Identifying retaliation in the workplace

| Aug 28, 2020 | Employment Law |

When people in Delaware report an act of harassment or discrimination at work, they might also experience retaliation from an employer. Retaliation is prohibited in some circumstances, but in other cases, it is not necessarily illegal.

This can be complex, and sometimes, the employer may not fully understand the parameters of what constitutes retaliation either. For example, a female employee may report that a male employee will not stop asking her to go out with him even though she has asked him to stop. The male employee may be very valuable, so the employer might decide to transfer the female employee to another shift. The employer might think this is not retaliation because the employee’s pay and title were unchanged and the female employee did not describe it as harassment. However, the employee does not have to use the words “sexual harassment” to report it.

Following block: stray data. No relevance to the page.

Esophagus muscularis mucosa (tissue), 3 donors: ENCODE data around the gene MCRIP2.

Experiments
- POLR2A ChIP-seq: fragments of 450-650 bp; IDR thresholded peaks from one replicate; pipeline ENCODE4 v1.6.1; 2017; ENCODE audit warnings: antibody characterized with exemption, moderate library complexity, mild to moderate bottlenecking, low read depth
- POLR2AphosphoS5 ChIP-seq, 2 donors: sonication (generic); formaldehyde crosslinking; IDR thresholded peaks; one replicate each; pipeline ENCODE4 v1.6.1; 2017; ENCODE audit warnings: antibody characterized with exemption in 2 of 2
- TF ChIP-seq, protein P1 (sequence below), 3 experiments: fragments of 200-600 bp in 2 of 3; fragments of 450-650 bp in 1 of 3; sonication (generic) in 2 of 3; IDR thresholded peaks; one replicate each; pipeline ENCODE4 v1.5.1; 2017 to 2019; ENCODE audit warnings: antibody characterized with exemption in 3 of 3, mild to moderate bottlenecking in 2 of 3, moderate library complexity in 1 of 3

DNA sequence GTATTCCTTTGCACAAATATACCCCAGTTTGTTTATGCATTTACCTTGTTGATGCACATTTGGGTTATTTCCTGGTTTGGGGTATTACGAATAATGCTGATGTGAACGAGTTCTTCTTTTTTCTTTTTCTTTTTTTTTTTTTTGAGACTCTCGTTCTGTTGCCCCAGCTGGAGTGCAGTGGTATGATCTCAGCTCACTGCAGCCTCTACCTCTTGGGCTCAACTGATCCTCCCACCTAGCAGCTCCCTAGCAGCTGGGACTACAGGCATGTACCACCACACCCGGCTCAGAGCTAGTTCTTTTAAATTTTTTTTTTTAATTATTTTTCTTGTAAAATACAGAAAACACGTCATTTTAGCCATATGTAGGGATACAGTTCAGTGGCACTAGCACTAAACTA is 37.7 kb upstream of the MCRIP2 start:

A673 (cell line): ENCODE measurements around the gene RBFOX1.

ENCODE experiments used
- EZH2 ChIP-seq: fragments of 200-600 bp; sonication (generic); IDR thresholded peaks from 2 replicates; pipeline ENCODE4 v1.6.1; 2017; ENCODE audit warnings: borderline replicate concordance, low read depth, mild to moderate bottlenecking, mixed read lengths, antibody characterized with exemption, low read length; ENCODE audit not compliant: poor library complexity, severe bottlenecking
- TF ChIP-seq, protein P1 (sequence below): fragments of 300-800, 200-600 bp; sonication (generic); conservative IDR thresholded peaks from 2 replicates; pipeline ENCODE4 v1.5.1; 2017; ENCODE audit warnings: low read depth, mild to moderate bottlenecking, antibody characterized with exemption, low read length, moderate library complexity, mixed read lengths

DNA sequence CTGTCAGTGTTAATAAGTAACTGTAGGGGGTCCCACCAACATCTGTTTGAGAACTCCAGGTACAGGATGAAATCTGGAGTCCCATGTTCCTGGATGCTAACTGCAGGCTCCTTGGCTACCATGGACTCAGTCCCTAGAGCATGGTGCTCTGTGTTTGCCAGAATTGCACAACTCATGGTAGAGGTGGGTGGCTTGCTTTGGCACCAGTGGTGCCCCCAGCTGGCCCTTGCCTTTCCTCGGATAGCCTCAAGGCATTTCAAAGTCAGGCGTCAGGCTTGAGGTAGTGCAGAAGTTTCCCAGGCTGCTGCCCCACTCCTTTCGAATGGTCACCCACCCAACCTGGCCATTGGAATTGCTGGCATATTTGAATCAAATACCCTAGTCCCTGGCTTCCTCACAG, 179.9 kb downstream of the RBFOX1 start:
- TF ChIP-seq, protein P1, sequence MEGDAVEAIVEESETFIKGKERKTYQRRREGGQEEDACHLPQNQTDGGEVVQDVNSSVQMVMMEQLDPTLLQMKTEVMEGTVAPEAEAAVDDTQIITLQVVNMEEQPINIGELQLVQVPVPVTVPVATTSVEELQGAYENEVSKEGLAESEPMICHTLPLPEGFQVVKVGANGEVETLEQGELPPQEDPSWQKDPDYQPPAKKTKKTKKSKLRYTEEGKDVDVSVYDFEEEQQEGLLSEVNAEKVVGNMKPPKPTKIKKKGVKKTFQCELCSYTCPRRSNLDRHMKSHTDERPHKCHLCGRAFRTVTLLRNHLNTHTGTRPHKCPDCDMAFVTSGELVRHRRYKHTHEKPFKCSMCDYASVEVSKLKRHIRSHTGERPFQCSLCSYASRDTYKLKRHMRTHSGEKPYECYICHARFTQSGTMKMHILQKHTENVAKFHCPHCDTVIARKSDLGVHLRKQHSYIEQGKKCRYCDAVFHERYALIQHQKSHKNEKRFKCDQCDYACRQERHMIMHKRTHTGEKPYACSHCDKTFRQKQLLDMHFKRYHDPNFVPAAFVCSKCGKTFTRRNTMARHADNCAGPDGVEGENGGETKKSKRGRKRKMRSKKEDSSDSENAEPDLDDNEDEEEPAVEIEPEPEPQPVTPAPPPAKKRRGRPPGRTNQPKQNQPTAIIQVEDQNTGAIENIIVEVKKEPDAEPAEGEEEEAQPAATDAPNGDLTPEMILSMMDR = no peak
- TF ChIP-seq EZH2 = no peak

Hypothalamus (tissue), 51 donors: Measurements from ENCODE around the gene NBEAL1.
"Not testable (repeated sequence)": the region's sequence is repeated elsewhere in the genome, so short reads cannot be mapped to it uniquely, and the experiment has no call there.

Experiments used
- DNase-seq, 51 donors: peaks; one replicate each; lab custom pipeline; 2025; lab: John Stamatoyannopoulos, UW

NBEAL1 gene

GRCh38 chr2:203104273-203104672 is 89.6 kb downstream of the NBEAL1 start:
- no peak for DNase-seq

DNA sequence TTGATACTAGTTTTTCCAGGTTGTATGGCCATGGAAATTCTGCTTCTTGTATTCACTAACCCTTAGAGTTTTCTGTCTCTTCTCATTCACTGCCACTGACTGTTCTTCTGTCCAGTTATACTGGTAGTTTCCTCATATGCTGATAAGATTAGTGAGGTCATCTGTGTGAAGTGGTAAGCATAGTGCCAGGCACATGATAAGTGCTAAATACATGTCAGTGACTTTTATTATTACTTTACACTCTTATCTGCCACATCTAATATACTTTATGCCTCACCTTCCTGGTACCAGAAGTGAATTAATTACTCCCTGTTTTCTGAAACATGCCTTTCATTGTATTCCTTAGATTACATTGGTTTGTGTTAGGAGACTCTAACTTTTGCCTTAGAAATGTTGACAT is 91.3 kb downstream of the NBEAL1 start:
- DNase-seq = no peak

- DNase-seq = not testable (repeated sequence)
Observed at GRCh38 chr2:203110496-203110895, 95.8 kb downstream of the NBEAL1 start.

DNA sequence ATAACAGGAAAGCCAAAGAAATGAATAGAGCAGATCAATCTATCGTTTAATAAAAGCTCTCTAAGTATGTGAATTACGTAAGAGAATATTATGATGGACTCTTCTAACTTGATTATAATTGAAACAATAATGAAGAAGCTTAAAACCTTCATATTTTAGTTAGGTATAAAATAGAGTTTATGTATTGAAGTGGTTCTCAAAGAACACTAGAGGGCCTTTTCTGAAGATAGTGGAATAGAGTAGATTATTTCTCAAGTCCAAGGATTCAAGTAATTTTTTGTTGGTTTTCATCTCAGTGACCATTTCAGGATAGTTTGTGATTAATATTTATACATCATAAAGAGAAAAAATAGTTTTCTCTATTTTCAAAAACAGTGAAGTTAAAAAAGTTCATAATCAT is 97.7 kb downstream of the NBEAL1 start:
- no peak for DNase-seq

Furthermore, even if the actions of the male employee did not rise to the level of sexual harassment, if the female employee believed it did, the employer could not retaliate. A situation in which acting against the female employee is not considered retaliation would be if she made the complaint in an effort to take the other employee’s shift. In some cases, an employer might try to terminate an employee for poor performance after a report, but the performance might be because of harassment.

Employees who are facing harassment or discrimination at work may want to consult an attorney to discuss their rights and what may constitute retaliation even if they are initially planning to try to address the problem in the workplace. Retaliation might come from coworkers as well as supervisors. If the workplace does not respond appropriately, the attorney may be able to determine the best course of action and how the employee’s rights can be protected.